Burial of a Scythian Amazon noble in the Dnipro region of Ukraine

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Not far from the city of Nikopol in the Dnipro region of Ukraine, on the right bank of the Dnieper River some 80 years ago were two villages – Kut and Grushivka. When in 1950, the decision was made to build the Kahovka Hydroelectric Plant in the area, the villages were moved into a newly created village that was situated in a higher place nearby. The village was given the name of Grushivka after one of the two former ones. In 1951-52, at the time the Kahovka Dam was being built, archaeologists excavated a group of kurgans that stretched through the former village of Kut. There were 41 (forty-one) kurgans in all and as it turned out, some of them dated to the Bronze Age. Kurgan 7 had a very interesting Scythian burial in it. It was only 1.2 meters high but 20 meters in diameter. In the northern part of it there was a catacomb with a vertical shaft 2 meters deep, and short dromos that led to two burial chambers – of a male and a female. The male burial was plundered and ruined by the looters in antiquity, but the female one remained untouched. The golden diadem on the head of the female stressed her high social status. Large bronze mirror with bone handle, and lead spinning whorls were also part of the inventory. Also, on her left arm was a gorytos with 87 arrows. The gorytos with the arrows compelled archaeologists to view the woman as a Scythian female warrior or Amazon.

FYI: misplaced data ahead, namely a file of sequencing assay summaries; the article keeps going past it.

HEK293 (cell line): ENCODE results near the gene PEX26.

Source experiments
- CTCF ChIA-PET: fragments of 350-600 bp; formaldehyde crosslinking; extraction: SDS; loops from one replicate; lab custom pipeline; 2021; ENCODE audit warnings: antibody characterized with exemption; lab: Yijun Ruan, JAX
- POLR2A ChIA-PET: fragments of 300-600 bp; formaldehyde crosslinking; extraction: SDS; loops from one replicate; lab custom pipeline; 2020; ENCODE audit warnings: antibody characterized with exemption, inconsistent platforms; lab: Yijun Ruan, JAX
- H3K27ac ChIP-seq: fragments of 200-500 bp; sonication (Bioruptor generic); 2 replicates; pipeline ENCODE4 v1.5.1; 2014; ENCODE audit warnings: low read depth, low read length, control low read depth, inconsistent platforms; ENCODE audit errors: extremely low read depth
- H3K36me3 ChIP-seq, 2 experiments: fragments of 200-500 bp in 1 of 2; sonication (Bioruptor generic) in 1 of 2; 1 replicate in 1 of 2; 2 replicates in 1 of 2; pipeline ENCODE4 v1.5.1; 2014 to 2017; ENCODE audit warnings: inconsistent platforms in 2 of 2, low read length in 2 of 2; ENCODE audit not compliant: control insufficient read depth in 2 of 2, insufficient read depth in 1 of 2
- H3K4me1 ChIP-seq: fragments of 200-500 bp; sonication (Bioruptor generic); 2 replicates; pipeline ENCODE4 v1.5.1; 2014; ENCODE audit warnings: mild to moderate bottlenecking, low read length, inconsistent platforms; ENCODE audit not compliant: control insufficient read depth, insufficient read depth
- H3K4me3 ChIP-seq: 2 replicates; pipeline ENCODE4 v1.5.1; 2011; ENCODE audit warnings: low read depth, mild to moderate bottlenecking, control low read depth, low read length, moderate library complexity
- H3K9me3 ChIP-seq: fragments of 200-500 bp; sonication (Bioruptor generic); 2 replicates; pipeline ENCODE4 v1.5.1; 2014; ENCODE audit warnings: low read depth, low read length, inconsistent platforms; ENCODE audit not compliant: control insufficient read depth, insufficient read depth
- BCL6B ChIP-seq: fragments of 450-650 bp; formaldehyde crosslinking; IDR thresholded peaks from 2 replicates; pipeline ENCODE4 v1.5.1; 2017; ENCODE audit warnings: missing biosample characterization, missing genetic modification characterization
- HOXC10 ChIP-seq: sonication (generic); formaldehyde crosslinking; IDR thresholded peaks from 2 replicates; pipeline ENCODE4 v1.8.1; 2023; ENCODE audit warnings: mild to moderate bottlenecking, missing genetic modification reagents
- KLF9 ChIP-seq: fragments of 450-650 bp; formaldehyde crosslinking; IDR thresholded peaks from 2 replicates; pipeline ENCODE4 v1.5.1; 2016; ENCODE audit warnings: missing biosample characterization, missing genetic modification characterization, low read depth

Dmitry Berezovetz, the head of the excavations, noted that the Kurgan 7 was created in the Bronze Age and had 5 burials in it dating to that era. There were also 5 Scythian burials in the same Kurgan that included the two described above. And this fact makes one wonder about the probability of the Scythians burying their nobles in the burial complexes of a foreign culture. The statement by Herodotus that ‘the Scythians are another people who avoid foreign customs at all costs’ proves that the chances of such a case are close to zero. The burials of the Scythians in the necropolises of the Bronze Age should indicate that they belonged to the same culture as the people of the Bronze Age buried in the kurgan. It is even likely that they were related and the kurgan was their ancestrial necropolis.
The fact of such a mixed burial may serve as yet another argument that the Scythians originated in the territory of present-day Ukraine during the Bronze Age.

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